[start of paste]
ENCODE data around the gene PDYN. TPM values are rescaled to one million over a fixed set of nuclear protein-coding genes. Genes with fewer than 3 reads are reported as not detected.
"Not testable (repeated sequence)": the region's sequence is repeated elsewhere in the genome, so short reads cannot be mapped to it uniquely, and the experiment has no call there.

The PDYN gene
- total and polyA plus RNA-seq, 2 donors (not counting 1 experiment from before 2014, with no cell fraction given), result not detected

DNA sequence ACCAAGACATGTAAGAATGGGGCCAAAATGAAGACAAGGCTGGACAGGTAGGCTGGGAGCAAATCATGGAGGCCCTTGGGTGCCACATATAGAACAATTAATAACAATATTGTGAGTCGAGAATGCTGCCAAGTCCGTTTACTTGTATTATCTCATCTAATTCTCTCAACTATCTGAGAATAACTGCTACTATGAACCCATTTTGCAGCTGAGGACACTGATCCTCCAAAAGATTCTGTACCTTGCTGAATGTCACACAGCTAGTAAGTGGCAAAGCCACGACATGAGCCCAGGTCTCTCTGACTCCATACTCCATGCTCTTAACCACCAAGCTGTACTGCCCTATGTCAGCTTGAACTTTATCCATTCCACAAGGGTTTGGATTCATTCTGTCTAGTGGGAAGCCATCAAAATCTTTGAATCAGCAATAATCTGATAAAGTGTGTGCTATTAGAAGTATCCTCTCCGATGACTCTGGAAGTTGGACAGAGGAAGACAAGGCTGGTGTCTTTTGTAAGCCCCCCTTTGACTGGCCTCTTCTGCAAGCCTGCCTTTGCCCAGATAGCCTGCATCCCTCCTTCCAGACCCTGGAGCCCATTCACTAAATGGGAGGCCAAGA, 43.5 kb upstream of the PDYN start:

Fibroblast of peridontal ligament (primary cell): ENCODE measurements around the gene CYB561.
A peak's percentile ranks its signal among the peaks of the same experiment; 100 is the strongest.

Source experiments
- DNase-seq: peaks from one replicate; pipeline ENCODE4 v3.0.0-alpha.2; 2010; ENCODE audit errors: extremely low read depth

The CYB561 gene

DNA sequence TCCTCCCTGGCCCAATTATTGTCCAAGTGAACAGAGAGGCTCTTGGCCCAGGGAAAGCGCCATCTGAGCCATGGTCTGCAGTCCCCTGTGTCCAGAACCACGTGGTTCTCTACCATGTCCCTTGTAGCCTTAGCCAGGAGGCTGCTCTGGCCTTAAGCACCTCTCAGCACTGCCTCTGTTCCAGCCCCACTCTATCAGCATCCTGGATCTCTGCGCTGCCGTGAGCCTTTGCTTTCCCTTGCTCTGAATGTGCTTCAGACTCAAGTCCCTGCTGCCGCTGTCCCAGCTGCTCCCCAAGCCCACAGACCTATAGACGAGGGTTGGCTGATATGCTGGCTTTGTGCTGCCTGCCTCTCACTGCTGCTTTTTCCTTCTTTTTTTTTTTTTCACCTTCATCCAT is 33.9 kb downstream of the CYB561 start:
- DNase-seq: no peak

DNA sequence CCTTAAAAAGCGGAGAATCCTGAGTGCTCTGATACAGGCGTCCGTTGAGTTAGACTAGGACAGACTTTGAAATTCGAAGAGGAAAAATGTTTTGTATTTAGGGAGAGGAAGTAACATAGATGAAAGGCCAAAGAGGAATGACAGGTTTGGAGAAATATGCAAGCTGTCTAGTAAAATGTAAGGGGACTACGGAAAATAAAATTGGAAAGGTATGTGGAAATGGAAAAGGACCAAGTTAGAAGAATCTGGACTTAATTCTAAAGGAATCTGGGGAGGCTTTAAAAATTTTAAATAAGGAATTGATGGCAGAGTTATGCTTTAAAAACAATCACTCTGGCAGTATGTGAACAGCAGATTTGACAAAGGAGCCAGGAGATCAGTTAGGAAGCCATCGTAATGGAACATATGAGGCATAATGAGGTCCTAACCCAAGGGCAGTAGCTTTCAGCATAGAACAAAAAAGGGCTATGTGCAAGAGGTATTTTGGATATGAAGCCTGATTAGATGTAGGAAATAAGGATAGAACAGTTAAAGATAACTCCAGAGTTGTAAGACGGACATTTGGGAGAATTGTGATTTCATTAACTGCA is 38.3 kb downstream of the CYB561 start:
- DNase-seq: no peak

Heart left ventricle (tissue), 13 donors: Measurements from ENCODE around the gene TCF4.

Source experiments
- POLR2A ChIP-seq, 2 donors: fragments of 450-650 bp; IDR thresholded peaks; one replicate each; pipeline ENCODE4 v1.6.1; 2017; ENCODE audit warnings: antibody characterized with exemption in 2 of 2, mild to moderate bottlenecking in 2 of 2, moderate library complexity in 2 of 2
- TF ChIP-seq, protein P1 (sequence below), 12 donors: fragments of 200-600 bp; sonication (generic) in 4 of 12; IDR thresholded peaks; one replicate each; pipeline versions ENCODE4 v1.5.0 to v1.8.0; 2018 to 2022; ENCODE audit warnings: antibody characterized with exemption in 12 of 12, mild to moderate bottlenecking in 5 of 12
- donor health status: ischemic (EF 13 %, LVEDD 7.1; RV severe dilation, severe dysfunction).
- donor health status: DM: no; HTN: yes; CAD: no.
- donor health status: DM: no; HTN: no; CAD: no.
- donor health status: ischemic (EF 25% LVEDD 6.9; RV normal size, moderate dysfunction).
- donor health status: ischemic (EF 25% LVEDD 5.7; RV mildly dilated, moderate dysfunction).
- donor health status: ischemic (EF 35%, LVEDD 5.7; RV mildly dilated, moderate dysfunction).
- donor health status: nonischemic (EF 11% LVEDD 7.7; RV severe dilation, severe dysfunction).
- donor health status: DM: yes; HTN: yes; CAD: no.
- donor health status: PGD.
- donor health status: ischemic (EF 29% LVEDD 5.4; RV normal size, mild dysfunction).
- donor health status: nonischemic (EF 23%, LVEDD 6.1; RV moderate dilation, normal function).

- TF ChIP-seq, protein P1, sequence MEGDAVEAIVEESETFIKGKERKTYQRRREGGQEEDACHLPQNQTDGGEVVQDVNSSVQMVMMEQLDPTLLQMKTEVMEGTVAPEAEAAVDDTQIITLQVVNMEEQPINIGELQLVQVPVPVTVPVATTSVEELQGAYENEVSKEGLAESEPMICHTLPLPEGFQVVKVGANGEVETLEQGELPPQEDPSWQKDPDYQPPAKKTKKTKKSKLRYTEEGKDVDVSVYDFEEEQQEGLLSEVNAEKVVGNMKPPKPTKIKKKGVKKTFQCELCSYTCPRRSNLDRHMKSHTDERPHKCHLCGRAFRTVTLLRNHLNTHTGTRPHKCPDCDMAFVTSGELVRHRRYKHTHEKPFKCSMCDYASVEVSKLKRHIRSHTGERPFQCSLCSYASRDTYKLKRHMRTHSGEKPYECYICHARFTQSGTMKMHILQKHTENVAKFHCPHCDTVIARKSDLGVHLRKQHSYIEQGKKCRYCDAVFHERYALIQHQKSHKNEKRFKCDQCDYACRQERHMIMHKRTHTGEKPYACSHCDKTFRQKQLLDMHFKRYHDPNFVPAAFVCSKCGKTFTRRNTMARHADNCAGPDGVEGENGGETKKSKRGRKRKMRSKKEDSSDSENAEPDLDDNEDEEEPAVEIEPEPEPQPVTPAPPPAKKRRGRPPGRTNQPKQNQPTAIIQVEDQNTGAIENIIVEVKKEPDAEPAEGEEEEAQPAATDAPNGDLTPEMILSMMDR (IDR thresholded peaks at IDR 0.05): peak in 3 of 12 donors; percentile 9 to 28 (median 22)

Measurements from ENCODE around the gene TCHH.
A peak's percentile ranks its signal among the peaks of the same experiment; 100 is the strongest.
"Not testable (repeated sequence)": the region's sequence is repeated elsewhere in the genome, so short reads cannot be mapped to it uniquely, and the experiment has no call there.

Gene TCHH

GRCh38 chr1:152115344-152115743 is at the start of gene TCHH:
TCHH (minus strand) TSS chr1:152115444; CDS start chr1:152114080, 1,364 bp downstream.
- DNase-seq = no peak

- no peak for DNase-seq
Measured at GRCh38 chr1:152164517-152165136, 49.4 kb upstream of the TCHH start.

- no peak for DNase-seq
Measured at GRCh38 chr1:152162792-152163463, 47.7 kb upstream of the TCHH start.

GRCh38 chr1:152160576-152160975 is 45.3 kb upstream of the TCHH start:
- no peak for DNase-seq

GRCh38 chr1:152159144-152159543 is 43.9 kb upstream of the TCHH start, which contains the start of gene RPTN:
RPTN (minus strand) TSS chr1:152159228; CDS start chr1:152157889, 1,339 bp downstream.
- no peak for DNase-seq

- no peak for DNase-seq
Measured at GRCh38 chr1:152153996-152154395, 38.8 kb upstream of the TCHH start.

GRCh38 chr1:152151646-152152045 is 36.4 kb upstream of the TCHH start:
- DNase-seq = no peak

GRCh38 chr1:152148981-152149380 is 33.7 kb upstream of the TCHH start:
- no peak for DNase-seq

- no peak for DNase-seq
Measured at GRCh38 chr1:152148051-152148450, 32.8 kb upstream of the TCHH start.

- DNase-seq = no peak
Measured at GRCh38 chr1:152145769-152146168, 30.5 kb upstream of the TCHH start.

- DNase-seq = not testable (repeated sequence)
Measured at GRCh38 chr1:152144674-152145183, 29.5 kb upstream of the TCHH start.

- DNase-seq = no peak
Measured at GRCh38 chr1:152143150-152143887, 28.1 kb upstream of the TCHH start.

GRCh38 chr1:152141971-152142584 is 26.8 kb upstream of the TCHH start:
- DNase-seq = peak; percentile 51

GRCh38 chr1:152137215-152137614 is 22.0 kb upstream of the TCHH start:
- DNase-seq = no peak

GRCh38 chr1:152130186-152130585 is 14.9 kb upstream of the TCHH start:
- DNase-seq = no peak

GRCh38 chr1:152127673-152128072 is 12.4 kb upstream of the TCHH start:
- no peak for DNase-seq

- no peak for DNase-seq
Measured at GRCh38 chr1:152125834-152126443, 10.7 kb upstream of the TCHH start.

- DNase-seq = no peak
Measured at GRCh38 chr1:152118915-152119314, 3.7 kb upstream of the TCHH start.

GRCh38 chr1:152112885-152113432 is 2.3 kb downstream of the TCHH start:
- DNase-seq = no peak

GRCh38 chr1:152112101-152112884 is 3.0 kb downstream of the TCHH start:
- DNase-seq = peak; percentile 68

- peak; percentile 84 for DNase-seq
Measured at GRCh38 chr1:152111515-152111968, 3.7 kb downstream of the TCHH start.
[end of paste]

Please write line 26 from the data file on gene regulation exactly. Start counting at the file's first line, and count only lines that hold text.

- donor health status: DM: yes; HTN: yes; CAD: no.